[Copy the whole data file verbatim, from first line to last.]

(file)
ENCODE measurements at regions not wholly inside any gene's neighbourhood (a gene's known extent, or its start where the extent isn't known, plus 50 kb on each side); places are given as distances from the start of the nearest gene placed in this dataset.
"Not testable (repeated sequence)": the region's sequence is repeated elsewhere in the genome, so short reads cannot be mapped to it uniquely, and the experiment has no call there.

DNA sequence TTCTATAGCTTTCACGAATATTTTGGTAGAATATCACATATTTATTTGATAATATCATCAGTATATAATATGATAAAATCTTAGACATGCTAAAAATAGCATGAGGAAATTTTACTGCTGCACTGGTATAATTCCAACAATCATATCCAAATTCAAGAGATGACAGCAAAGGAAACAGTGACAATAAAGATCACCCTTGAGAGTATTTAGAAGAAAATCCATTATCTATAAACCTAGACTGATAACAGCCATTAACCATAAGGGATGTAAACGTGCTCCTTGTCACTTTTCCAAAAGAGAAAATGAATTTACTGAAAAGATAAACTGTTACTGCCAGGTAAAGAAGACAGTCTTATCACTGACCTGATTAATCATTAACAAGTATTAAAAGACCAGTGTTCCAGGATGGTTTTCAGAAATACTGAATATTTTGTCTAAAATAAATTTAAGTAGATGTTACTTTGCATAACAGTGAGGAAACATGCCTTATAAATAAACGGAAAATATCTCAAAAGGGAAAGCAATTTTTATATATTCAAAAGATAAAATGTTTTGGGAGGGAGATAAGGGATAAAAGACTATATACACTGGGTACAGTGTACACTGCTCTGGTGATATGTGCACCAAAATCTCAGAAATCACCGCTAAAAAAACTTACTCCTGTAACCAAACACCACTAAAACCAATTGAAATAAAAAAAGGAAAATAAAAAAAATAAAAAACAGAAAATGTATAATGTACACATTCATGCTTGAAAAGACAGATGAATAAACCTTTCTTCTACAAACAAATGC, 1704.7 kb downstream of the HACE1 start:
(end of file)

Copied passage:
ENCODE measurements at regions not wholly inside any gene's neighbourhood (a gene's known extent, or its start where the extent isn't known, plus 50 kb on each side); places are given as distances from the start of the nearest gene placed in this dataset.
"Not testable (repeated sequence)": the region's sequence is repeated elsewhere in the genome, so short reads cannot be mapped to it uniquely, and the experiment has no call there.

DNA sequence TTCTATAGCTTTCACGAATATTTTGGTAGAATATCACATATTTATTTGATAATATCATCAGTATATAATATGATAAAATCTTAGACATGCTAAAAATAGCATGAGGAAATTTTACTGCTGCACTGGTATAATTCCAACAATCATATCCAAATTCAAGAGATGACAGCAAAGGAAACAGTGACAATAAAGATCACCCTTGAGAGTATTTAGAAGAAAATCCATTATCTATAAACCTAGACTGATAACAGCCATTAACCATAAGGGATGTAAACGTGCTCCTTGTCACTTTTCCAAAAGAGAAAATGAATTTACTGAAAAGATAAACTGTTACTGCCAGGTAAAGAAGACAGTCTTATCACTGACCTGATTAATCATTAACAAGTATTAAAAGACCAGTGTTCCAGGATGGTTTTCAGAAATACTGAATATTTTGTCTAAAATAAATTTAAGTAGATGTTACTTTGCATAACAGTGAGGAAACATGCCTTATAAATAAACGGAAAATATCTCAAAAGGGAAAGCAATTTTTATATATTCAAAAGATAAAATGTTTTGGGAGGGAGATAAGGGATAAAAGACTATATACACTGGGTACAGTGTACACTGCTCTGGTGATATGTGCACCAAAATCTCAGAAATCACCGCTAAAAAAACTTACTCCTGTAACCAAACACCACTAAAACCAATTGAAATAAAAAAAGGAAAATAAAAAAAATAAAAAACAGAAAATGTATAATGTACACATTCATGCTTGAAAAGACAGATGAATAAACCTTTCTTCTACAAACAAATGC, 1704.7 kb downstream of the HACE1 start: